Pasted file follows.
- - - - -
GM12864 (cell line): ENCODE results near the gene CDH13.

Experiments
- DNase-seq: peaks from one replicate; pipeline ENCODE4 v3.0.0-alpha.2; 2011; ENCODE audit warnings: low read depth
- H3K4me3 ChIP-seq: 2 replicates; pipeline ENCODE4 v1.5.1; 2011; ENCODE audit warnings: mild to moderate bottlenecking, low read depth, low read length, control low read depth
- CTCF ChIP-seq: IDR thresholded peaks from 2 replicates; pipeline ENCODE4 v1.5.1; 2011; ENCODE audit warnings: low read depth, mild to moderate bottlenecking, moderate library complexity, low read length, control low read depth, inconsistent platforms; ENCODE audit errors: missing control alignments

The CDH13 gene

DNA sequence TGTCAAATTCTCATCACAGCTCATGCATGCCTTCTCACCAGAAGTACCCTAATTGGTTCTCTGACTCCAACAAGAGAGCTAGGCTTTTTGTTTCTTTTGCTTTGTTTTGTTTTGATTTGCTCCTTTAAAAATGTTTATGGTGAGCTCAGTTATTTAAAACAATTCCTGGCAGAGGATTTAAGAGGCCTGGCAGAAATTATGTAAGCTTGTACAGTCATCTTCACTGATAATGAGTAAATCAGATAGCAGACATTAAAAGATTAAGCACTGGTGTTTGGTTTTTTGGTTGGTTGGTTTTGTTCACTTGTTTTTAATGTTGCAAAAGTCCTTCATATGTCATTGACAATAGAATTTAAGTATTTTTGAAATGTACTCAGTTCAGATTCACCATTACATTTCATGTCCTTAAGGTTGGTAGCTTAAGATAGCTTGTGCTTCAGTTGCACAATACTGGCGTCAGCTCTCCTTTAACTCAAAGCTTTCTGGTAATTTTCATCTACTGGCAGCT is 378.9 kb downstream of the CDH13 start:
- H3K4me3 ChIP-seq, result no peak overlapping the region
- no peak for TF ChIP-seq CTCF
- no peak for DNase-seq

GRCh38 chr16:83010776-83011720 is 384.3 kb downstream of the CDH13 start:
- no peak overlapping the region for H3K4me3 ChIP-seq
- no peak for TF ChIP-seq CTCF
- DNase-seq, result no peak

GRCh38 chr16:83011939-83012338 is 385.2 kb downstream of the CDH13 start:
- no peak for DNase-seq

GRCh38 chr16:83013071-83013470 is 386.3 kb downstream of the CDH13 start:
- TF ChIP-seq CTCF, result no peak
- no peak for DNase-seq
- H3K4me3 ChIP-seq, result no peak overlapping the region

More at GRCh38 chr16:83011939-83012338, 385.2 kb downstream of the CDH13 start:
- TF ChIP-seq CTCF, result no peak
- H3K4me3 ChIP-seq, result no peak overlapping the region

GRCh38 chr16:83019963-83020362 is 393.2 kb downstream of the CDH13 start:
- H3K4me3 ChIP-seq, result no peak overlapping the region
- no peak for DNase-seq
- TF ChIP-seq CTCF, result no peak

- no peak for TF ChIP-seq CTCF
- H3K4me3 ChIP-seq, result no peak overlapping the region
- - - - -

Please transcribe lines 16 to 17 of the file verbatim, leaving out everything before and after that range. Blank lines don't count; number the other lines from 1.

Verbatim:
- no peak for DNase-seq

GRCh38 chr16:83013071-83013470 is 386.3 kb downstream of the CDH13 start: